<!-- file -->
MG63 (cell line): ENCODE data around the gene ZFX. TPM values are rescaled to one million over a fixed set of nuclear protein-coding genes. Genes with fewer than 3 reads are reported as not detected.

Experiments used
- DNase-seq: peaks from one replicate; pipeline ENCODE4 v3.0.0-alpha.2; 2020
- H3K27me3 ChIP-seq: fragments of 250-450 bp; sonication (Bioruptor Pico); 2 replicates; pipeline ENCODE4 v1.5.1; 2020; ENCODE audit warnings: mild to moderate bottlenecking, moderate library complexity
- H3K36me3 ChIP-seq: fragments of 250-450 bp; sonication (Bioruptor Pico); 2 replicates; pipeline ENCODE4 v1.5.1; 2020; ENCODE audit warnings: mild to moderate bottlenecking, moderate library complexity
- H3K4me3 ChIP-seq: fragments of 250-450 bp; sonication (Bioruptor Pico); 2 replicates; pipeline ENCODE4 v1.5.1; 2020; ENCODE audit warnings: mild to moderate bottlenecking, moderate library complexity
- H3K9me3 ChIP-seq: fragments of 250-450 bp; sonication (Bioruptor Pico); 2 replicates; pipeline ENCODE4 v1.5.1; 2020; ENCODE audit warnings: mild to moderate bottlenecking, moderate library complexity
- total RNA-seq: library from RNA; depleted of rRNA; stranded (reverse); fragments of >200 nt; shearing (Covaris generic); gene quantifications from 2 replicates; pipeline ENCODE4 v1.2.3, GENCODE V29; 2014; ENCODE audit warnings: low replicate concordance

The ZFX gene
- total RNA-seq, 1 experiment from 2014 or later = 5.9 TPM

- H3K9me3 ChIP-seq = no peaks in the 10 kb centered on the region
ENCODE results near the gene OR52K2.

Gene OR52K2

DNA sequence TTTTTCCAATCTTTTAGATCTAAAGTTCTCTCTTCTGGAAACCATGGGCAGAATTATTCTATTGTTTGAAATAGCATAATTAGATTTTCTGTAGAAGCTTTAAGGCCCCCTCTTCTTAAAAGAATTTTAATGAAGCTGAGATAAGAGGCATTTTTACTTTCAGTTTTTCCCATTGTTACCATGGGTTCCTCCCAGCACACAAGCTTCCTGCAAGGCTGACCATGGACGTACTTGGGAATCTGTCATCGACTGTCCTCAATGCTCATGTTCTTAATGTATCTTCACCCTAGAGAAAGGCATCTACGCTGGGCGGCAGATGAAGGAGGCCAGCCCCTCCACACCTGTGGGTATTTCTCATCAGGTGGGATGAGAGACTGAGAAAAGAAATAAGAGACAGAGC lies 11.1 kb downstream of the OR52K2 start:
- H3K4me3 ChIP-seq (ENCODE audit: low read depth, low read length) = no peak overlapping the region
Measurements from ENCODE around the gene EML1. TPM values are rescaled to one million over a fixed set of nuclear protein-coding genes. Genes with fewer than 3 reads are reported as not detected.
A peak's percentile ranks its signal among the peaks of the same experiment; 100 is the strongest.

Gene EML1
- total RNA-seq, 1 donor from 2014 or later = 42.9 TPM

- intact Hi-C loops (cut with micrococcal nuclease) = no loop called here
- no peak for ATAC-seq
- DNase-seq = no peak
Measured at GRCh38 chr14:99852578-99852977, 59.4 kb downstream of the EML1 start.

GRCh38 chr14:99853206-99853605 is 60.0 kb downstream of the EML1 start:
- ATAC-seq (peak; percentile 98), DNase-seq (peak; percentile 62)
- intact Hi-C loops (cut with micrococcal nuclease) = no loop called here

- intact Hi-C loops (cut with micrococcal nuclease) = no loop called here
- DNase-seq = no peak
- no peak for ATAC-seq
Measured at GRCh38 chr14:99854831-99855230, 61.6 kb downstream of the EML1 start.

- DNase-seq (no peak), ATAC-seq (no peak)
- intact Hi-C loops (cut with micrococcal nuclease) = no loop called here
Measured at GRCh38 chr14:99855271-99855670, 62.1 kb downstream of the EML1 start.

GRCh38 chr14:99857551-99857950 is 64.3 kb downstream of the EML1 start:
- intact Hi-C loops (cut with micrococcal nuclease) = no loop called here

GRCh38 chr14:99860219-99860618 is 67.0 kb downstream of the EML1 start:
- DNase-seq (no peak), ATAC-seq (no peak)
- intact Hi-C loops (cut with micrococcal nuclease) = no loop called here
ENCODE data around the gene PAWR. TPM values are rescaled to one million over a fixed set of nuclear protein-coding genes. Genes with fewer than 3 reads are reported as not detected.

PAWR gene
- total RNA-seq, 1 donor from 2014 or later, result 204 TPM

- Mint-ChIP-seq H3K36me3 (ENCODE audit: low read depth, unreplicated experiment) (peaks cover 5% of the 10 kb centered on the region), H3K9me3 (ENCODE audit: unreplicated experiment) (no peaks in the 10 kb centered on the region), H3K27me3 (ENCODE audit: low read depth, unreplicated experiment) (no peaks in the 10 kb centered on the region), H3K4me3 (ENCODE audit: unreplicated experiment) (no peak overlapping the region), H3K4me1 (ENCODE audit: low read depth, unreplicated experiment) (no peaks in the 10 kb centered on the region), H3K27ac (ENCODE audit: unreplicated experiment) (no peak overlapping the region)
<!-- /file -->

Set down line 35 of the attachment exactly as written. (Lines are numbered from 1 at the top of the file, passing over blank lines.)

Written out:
- intact Hi-C loops (cut with micrococcal nuclease) = no loop called here